Today it has once more
been converted and the only visible link with the past is the school ledger
with its faded writing, now kept in the Manager's room. Our first reaction
on seeing the internal decor was to advise that enthusiastic exponent of
modern bank architecture, Mr. Edward Norman-Butler to lose no time in
visiting Selby to see what they can do in Yorkshire. In its own way it is every bit as fine as
some of the better publicised new branches in the London District. Skilful
use of contrasting colours for floors, bright green and pink, enhance the
furniture and woodwork, while even the steel cupboards have been painted a
special shade of metallic blue which gives them an attraction entirely in
harmony with the general colour scheme.
Over the bank a very
attractive house has been made with its best rooms looking on to the
venerable Selby Abbey, from the bell tower of which every third hour a
carillon plays well-known hymn tunes. The Abbey has
other claims to fame than that of having been founded at the time of the
Norman Conquest. The ancestors of George Washington worshipped here and the
great American President was the great-great-grandson of the member of the
family who went to live in America. The family connections go back to the
early years of our own Grasshopper tradition. The Washington coat-of-arms
appears in one of the stained-glass windows and a patriotic American has
presented a flag which hangs below the window. The Abbey has another curious little surprise. The
capitals of some of the short decorative columns are hollow and in one of
them, revealed to the gaze by the use of an electric hand-lamp which is
kept on a bench for the purpose, is a bust of King Edward VII, beautifully carved.
Image © Barclays Ref 30-2582
arrival in Selby we were met by Mr. J. Holdsworth, the Manager, who is very
well known to us as a result of his tour of duty with the Mobile Bank. We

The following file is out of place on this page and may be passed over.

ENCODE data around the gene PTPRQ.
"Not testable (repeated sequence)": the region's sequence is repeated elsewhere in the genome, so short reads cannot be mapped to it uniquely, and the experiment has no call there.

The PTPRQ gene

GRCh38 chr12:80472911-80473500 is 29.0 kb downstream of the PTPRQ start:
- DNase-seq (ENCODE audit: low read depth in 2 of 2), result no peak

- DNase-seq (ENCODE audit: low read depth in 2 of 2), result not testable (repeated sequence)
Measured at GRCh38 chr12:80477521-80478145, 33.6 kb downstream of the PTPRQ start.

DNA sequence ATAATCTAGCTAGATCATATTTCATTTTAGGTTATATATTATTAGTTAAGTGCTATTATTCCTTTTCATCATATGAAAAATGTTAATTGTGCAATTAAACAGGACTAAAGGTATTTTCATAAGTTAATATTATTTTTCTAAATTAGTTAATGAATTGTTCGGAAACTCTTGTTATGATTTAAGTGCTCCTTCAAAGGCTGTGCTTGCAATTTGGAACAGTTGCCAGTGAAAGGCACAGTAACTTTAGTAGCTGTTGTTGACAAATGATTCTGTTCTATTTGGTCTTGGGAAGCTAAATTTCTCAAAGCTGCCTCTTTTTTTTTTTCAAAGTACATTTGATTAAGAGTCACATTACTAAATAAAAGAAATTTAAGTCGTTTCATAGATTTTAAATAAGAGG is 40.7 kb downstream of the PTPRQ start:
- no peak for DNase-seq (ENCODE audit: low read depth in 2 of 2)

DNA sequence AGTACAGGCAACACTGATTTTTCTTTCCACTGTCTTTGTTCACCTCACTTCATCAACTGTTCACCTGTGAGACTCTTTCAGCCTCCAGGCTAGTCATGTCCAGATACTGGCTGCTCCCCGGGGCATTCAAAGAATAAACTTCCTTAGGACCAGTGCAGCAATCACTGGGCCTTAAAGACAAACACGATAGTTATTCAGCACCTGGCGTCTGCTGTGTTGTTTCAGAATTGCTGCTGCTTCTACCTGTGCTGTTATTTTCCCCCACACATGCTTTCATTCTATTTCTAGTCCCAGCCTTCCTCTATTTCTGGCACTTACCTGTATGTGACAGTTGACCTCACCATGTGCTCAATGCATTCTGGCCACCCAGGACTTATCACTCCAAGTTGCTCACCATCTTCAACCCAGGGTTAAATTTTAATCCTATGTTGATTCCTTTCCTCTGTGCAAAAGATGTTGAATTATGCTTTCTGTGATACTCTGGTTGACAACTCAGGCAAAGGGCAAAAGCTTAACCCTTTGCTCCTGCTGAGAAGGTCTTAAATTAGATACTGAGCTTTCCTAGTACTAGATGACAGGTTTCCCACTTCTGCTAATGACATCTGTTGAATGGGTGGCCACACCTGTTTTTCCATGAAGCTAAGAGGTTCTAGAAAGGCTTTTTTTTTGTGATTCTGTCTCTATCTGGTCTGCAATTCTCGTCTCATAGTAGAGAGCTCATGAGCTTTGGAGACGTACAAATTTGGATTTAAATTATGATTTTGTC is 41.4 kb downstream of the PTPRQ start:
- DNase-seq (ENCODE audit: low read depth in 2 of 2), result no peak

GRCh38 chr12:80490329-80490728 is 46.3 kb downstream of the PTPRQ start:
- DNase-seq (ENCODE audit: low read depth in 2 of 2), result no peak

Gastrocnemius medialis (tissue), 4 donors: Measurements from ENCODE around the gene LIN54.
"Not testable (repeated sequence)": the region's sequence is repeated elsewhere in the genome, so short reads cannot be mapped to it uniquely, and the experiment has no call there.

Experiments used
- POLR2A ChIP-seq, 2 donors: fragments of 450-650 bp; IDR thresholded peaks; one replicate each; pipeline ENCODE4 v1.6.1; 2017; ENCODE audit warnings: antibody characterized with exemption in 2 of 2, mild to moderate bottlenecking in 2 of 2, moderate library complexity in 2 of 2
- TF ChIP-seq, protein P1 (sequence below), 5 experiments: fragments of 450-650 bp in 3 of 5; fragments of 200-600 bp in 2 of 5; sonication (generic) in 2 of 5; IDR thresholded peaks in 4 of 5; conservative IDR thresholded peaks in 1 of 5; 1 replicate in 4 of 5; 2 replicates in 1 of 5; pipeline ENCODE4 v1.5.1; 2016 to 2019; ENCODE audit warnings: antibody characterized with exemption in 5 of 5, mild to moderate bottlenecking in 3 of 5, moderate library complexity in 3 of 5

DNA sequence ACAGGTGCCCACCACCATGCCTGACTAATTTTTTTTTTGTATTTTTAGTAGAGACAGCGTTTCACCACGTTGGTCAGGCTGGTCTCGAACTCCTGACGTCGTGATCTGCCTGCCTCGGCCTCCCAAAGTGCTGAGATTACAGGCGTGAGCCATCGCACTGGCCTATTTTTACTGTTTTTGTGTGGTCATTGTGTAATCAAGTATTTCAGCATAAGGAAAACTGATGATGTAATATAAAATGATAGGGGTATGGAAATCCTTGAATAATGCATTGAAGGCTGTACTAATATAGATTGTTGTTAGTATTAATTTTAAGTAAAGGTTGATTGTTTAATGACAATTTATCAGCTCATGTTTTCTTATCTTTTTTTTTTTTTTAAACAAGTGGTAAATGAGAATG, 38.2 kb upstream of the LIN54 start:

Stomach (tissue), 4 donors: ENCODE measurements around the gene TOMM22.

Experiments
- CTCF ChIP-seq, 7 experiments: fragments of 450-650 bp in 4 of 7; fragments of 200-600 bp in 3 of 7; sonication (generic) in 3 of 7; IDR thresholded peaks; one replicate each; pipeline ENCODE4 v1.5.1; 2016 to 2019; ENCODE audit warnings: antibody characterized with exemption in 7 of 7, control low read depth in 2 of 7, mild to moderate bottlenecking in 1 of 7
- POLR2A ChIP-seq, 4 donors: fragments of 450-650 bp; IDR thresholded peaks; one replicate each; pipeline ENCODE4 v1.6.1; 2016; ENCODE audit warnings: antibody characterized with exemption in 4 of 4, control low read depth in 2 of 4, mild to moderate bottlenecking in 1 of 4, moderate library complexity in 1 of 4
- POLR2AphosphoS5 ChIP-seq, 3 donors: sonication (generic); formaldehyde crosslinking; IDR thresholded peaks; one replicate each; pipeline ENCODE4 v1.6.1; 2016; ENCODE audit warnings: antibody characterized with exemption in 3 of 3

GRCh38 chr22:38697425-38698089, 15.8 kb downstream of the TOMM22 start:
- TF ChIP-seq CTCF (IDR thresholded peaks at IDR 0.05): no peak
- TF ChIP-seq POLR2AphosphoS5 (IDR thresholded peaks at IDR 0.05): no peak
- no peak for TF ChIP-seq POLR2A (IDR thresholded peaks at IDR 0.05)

motored to Monk Fryston Hall Hotel for lunch and there we met Mrs.
Holdsworth, better known to us all in the Liverpool District as Nora Owen.
Before her marriage she was one of the principals in the Argosy Players and
served for some years in Staff Department and later in Inspection
Department. The new branch has
started right from scratch and the success with which it will undoubtedly
meet will be due entirely to the efforts of Mr. and Mrs. Holdsworth who are
quite dedicated to the task of planting Martins Bank firmly in this corner
of the East Riding. Mr.
Holdsworth is a Leeds District man, having commenced his service at
Pontefract and, apart from war service, 1939-46, having been at
Scarborough, South Cliff and Sheffield before becoming Clerk-in-Charge of
the Mobile Branch in 1956. He spent part of 1957 at Heywoods to prepare for
the task of opening at Selby.
Acting as second man is
Mr. D. E. Greaves, on relief duties from Leeds. Miss A. D. Gowthorpe, who came
to Selby from York, was on holiday on the day of our visit, July 14th, and
in her place was Miss Betts, also from York. Circumstances
conspired to arrange our visit very soon after the opening of the branch,
and we regret that some of the other new branches which have been open
longer have not yet received a visit, but we will try to remedy this state
of affairs as soon as possible. The new
branch is one in which we can all take pride, and, architecturally at any
rate, it will be one of the showpieces of the Leeds District.